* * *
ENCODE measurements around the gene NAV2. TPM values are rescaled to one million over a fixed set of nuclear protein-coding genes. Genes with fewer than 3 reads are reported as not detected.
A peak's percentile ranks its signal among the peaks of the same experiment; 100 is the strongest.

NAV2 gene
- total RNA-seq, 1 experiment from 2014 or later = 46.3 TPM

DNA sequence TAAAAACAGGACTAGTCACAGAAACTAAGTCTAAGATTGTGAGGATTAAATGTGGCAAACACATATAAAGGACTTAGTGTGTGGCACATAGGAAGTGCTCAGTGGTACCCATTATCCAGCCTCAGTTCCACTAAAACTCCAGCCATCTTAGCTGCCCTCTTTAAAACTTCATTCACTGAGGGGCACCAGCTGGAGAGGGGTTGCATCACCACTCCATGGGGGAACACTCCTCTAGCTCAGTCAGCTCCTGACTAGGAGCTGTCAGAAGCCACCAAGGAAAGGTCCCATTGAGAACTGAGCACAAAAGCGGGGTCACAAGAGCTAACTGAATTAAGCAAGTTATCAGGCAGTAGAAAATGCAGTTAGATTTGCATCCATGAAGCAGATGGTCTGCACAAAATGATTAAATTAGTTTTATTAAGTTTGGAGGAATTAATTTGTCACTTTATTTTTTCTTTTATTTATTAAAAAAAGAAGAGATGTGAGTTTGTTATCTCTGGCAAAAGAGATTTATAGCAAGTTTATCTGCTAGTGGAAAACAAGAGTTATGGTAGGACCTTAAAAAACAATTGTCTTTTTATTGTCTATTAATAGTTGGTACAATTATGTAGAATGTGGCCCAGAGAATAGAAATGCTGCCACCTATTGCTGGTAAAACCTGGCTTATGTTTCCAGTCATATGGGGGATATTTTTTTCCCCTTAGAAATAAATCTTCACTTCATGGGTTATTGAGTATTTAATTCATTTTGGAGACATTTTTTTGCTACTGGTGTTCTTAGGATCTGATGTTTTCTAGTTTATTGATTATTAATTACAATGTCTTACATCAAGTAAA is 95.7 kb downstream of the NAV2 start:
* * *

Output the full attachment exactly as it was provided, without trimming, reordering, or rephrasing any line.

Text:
ENCODE measurements around the gene NAV2. TPM values are rescaled to one million over a fixed set of nuclear protein-coding genes. Genes with fewer than 3 reads are reported as not detected.
A peak's percentile ranks its signal among the peaks of the same experiment; 100 is the strongest.

NAV2 gene
- total RNA-seq, 1 experiment from 2014 or later = 46.3 TPM

DNA sequence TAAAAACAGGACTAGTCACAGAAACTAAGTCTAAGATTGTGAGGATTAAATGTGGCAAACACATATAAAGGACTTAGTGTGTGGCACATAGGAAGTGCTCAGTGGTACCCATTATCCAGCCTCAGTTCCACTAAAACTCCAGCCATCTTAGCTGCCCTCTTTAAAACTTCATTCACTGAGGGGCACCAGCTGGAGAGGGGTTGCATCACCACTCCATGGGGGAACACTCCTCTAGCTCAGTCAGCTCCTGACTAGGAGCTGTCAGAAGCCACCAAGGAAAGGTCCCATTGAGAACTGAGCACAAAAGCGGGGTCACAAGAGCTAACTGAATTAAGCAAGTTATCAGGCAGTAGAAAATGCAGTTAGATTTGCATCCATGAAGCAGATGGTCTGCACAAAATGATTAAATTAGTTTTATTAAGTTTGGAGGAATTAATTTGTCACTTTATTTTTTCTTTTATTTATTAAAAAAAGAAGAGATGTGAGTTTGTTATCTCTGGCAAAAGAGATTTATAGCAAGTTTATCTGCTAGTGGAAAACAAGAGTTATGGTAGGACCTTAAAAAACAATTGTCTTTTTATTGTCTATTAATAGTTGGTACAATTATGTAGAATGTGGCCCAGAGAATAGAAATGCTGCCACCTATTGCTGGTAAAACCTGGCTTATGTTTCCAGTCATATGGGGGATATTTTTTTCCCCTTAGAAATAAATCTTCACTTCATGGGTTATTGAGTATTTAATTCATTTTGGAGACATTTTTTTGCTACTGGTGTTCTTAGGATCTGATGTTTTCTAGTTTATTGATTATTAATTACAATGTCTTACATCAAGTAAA is 95.7 kb downstream of the NAV2 start: